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Truppo M.D.,University of Manchester | David Rozzell J.,Codexis Inc. | Turner N.J.,University of Manchester
Organic Process Research and Development | Year: 2010

Two methods for the efficient (50 g/L) production of optically pure amines from their corresponding ketones using transaminases have been developed. The first method utilizes an ion-exchange resin for in situ product removal allowing the reaction to be carried out a substrate concentration of 50 g/L. The second approach relies upon conversion of the initially formed amine, via spontaneous cyclisation, to a noninhibitory product. Both methods have been demonstrated at 50 mL scale. (R)- and (S)-methylbenzylamine, and (R)- and (S)-6-methyl-2- piperidone have been produced in >90% isolated yield and >99% ee. © 2010 American Chemical Society. Source


Huisman G.W.,Codexis Inc. | Collier S.J.,Codexis
Current Opinion in Chemical Biology | Year: 2013

Biocatalysis has established itself as a scalable and green technology for the production of a broad range of pharmaceutical APIs and intermediates. The number and scope of biocatalysts employed on large scale to deliver cost-advantaged and quality-advantaged processes to important substances continue to expand. This review discusses the recent developments in the field, including examples of processes leveraging hydrolases, reductases, transaminases, oxidases and other biocatalysts, focused on the preparation of important investigational and launched therapeutics. Biocatalysts recently discovered, and in some cases rediscovered, for the interesting chemistry they enable are likely to further substantiate the expansion of the biocatalysis field. © 2013 Elsevier Ltd. Source


Biondi E.,University of Missouri | Nickens D.G.,Indiana University Bloomington | Warren S.,University of Missouri | Saran D.,Indiana University Bloomington | And 2 more authors.
Nucleic Acids Research | Year: 2010

Accommodation of donor and acceptor substrates is critical to the catalysis of (thio)phosphoryl group transfer, but there has been no systematic study of donor nucleotide recognition by kinase ribozymes, and there is relatively little known about the structural requirements for phosphorylating internal 2′OH. To address these questions, new self-phosphorylating ribozymes were selected that utilize ATP(gammaS) or GTP(gammaS) for 2′OH (thio)phosphorylation. Eight independent sequence families were identified among 57 sequenced isolates. Kinetics, donor nucleotide recognition and secondary structures were analyzed for representatives from each family. Each ribozyme was highly specific for its cognate donor. Competition assays with nucleotide analogs showed a remarkable convergence of donor recognition requirements, with critical contributions to recognition provided by the Watson-Crick face of the nucleobase, lesser contributions from donor nucleotide ribose hydroxyls, and little or no contribution from the Hoogsteen face. Importantly, most ribozymes showed evidence of significant interaction with one or more donor phosphates, suggesting that-unlike most aptamers-these ribozymes use phosphate interactions to orient the gamma phosphate within the active site for in-line displacement. All but one of the mapped (thio)phosphorylation sites are on unpaired guanosines within internal bulges. Comparative structural analysis identified three loosely-defined consensus structural motifs for kinase ribozyme active sites. © The Author(s) 2010. Published by Oxford University Press. Source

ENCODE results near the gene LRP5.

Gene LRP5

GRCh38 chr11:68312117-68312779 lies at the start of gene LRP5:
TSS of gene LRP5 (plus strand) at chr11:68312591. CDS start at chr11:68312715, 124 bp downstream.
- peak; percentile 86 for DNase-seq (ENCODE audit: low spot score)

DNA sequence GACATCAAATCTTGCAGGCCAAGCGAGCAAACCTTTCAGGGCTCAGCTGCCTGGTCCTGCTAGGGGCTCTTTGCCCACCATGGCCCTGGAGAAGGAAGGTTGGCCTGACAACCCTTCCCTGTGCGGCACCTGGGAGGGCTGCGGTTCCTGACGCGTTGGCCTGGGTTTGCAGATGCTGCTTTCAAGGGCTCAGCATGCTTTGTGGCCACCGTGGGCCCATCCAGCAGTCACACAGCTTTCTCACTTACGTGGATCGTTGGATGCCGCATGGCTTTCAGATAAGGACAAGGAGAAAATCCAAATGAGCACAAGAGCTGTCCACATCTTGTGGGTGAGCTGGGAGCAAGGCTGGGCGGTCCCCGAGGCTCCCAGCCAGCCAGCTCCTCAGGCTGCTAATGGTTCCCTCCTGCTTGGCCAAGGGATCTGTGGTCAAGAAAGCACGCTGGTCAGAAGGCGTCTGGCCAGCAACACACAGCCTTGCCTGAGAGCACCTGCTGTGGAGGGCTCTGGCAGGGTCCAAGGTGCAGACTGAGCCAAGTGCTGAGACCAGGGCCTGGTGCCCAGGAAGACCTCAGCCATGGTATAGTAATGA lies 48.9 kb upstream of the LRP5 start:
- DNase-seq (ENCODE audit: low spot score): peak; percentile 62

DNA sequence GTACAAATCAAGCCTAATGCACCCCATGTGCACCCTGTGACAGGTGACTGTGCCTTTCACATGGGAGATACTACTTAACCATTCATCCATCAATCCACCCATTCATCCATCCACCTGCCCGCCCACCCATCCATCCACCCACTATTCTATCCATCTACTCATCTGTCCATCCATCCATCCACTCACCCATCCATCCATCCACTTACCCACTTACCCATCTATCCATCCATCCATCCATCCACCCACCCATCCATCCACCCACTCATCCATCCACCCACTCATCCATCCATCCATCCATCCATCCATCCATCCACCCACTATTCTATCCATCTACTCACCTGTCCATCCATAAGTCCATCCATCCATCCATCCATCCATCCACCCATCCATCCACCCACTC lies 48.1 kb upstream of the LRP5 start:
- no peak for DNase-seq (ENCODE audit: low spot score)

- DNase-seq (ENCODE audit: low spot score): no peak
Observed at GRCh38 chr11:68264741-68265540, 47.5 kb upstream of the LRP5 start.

Patent
Codexis Inc. | Date: 2015-04-13

The present disclosure provides engineered transaminase enzymes having improved properties as compared to a naturally occurring wild-type transaminase enzyme. Also provided are polynucleotides encoding the engineered transaminase enzymes, host cells capable of expressing the engineered transaminase enzymes, and methods of using the engineered transaminase enzymes to synthesize a variety of chiral compounds.


Patent
Codexis Inc. | Date: 2013-06-18

The present disclosure provides engineered transaminase enzymes having improved properties as compared to a naturally occurring wild-type transaminase enzyme. Also provided are polynucleotides encoding the engineered transaminase enzymes, host cells capable of expressing the engineered transaminase enzymes, and methods of using the engineered transaminase enzymes to synthesize a variety of chiral compounds.

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